Mr. Busey’s character, Harve Daley, died from brain cancer in one of the last episodes of the program.

The Gunsmoke TV Show Evaded Mentioning Miss Kitty’s Professional

On the radio program it was pretty clearly stated that she was the madame of the saloon, but to take a tamer, toned-down, family-friendly approach they chose to leave that part out of her backstory – although it’s still fairly obvious what role she was playing.

The Opening Credits Sequence Was Changed In The 70s

During those days, it became politically incorrect to focus too heavily on violence. The show not only toned down Miss Kitty’s sexually suggestive career choice to appease societal standards, but they also felt it necessary to dial down the weekly gunfights and brawls to meet the changing socio-political expectations of the times.

The gunfight scene that was originally used however was filmed on the same main street as the one in the 1952 film High Noon. During one of the filmings of the gunfight, Arness decided he was going to play a little joke on the crew and let the gunman win.

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Also, there are a lot more Gunsmoke fast-facts to come. Stay tuned to find out just how James Arness was dedicated to his role. Despite ailing health, he pressed on like the true cowboy that he was.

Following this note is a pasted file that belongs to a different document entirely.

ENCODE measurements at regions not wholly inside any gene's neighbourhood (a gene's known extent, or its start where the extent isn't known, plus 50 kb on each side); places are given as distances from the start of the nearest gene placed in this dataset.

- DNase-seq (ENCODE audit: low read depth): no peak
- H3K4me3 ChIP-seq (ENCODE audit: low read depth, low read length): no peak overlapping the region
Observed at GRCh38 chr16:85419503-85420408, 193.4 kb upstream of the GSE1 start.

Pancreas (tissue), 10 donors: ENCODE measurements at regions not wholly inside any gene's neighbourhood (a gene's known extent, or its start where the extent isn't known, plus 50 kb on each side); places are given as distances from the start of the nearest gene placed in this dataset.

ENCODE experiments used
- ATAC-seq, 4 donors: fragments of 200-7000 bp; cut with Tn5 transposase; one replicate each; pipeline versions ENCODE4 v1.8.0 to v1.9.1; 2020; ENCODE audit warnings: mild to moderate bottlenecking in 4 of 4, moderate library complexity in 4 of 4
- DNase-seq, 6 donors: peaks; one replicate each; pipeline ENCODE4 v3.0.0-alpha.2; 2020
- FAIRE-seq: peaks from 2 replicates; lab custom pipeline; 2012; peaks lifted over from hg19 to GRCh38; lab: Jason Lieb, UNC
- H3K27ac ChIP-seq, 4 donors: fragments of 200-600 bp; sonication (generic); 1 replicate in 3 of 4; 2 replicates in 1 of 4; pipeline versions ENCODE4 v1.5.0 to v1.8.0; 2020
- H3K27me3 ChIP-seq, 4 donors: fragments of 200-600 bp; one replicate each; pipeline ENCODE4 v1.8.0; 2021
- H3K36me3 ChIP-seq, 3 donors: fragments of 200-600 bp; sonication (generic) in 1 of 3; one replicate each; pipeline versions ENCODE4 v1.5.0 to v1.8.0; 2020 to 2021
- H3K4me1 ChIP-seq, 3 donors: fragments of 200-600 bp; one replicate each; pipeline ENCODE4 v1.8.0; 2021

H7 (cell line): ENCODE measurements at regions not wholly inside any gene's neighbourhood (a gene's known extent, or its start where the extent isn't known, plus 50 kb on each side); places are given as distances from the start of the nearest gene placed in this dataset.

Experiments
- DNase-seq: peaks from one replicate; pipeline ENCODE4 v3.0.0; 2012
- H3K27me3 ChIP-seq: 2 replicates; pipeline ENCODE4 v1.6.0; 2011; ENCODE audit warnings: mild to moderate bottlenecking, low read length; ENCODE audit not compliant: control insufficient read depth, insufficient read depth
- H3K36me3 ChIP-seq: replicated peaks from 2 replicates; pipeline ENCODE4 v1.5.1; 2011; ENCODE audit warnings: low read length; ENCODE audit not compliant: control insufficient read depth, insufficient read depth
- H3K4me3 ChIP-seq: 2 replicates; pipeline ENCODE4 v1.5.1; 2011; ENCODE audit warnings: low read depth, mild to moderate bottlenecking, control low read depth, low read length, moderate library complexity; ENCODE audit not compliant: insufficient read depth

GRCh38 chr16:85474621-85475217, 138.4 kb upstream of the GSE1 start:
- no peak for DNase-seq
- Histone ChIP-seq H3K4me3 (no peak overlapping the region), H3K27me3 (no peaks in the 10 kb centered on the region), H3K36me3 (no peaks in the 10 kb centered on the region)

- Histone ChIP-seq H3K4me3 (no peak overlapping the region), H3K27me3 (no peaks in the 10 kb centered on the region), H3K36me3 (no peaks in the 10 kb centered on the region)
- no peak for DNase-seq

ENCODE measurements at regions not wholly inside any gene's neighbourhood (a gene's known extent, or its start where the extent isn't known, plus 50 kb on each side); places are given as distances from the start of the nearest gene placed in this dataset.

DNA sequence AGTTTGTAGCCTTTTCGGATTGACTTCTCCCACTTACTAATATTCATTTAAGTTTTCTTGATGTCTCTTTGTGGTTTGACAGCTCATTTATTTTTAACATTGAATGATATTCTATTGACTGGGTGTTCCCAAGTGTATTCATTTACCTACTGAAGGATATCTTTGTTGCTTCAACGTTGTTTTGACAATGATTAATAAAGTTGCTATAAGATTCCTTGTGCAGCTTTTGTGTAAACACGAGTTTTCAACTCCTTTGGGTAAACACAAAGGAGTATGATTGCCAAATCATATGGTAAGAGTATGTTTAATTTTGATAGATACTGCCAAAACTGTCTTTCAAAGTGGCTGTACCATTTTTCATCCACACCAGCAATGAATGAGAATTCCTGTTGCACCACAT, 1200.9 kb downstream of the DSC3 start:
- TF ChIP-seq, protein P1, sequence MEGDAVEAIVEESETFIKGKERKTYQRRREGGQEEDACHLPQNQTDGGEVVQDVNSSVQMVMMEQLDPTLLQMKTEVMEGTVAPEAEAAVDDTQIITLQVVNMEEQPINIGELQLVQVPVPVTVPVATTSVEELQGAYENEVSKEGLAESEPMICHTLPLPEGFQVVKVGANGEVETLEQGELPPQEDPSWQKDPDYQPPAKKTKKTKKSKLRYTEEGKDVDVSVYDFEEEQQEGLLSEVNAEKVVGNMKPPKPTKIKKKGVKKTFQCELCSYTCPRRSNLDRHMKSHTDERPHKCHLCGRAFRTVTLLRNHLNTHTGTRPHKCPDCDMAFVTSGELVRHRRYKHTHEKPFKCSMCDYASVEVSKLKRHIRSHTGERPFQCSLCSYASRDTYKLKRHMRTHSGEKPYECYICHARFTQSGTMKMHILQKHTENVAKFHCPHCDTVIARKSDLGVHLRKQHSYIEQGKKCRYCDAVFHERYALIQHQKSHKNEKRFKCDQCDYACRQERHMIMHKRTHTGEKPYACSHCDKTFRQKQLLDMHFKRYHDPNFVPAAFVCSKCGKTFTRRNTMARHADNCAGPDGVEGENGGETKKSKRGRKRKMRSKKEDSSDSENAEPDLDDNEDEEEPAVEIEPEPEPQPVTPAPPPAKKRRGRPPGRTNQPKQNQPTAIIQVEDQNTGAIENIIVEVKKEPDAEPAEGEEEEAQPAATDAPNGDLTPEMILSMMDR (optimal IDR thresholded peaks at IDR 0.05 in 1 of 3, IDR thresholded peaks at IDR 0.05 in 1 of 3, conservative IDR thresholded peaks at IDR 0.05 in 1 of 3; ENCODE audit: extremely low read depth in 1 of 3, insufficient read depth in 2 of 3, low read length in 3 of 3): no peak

Gunsmoke Was The Former Record Holder For Most Primetime Episodes

635 episodes are nothing to shake your rifle at. The Simpson’s however beat Gunsmoke’s record on April 29, 2018. As of this video, The Simpsons have aired 689 episodes.

Gunsmoke Abruptly Ended With No Finale

Who needs closure anyways? The cast and crew didn’t expect the network to suddenly cancel the show. Arness thought that there surely must have been several seasons left before he’d have to start looking for another job. A show that ran for as long as Gunsmoke did should have had a proper finale to tie up all the loose ends but instead, it ended its 20 season run with a very typical episode.

There Are 5 Gunsmoke TV Movies

Even though there was no fitting finale for the series, at least there was some post-cancellation fanfare. In 1987, Gunsmoke: Return to Dodge aired was followed up with 1990s The Last Apache, 1992s To The Last Man, and 1993s The Long Ride. The last film in the made-for-TV saga was One Man’s Justice in 1994. James Arness reprised his role as Marshal for each movie.